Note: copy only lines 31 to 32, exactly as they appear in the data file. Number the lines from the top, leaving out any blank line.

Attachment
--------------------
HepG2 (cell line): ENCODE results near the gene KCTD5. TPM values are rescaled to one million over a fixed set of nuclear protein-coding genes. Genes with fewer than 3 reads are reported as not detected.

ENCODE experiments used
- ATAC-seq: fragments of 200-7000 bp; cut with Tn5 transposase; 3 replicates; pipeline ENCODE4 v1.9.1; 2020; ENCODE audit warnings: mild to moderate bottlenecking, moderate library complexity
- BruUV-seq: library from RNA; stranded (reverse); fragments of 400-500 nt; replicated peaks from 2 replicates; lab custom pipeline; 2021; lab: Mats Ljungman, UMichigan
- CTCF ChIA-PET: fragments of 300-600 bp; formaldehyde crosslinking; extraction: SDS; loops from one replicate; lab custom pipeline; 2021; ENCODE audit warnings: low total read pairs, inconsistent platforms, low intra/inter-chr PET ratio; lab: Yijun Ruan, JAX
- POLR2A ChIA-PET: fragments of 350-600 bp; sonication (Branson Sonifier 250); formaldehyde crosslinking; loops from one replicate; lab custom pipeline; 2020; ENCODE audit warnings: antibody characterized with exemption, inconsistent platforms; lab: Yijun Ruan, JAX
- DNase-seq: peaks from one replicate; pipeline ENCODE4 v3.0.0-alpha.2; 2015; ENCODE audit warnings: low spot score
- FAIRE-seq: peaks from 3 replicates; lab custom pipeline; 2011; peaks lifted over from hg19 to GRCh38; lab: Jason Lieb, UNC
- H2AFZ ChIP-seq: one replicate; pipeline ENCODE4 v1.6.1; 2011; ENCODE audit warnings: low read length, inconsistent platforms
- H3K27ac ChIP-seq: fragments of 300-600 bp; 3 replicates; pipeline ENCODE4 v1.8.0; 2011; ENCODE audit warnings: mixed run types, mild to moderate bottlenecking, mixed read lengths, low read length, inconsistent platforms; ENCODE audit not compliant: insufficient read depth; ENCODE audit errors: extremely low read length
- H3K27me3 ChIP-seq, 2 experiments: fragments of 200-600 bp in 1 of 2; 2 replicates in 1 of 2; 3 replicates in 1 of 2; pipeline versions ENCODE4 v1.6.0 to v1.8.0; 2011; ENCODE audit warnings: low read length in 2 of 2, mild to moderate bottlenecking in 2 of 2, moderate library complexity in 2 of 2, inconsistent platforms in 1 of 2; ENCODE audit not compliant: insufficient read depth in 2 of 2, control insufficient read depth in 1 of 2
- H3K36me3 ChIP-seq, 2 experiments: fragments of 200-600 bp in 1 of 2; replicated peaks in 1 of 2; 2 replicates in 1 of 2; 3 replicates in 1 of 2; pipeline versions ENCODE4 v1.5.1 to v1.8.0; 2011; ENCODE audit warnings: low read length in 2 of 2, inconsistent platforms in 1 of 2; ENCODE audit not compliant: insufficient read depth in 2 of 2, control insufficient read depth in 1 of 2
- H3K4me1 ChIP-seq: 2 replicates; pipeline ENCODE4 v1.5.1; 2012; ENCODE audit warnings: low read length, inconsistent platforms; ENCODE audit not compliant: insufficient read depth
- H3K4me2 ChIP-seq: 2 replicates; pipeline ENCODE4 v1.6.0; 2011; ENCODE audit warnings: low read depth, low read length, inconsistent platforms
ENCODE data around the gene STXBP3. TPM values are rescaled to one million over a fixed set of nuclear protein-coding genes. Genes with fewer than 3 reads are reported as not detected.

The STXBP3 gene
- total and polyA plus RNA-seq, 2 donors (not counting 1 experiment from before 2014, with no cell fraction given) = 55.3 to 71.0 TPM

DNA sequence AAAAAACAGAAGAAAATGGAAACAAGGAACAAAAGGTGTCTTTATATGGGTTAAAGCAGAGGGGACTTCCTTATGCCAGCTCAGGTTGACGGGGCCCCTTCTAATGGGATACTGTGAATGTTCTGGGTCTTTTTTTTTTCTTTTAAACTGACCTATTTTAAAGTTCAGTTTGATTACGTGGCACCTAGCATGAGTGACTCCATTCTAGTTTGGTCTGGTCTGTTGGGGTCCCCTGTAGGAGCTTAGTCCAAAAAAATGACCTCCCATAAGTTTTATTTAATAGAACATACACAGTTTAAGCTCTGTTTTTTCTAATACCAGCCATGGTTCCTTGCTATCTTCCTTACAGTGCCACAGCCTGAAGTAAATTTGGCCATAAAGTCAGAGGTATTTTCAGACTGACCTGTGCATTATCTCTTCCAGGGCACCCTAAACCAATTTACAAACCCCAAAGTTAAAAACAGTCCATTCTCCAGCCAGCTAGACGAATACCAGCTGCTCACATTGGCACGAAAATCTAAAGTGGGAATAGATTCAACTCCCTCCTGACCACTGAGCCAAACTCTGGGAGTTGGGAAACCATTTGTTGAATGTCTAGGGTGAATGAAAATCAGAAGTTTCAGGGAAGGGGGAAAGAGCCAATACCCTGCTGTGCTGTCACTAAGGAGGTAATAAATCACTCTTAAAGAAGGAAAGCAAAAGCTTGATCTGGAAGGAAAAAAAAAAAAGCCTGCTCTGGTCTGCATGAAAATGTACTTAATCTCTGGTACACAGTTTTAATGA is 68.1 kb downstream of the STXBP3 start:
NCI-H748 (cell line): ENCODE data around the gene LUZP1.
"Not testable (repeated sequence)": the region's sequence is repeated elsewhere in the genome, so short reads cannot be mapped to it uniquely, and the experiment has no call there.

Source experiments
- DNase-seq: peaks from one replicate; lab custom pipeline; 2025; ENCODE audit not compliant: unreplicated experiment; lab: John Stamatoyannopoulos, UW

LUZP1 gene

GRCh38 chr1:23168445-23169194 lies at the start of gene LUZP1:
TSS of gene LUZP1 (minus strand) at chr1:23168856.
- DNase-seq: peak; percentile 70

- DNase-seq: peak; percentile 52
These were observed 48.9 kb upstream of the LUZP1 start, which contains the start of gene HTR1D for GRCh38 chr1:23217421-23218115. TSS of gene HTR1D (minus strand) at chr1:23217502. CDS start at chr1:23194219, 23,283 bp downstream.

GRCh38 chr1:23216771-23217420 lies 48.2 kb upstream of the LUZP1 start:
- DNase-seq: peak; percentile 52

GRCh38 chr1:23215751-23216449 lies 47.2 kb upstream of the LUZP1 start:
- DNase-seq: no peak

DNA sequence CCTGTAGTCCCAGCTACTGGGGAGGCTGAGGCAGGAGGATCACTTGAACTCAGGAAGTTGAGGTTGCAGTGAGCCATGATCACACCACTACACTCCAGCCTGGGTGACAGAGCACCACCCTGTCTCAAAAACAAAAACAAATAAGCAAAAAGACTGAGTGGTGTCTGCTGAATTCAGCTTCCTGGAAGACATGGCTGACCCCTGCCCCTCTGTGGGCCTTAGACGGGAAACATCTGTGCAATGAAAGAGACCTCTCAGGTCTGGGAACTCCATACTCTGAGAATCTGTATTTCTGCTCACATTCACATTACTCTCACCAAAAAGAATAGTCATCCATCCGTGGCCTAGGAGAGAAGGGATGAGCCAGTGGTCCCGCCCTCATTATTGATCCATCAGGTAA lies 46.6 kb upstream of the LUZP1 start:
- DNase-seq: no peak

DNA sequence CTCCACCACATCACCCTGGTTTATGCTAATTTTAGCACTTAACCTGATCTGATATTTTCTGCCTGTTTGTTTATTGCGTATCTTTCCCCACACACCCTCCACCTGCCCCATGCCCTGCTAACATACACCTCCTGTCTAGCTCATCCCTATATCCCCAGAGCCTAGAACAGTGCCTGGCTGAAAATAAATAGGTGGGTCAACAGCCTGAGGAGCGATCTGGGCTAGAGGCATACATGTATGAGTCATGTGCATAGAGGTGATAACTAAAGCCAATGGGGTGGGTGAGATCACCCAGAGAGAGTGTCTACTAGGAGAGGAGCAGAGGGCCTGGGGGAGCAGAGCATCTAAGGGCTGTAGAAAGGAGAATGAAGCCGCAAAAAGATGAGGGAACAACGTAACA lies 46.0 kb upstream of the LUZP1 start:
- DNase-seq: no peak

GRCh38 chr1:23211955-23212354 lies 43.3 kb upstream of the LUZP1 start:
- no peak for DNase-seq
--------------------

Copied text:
GRCh38 chr1:23215751-23216449 lies 47.2 kb upstream of the LUZP1 start:
- DNase-seq: no peak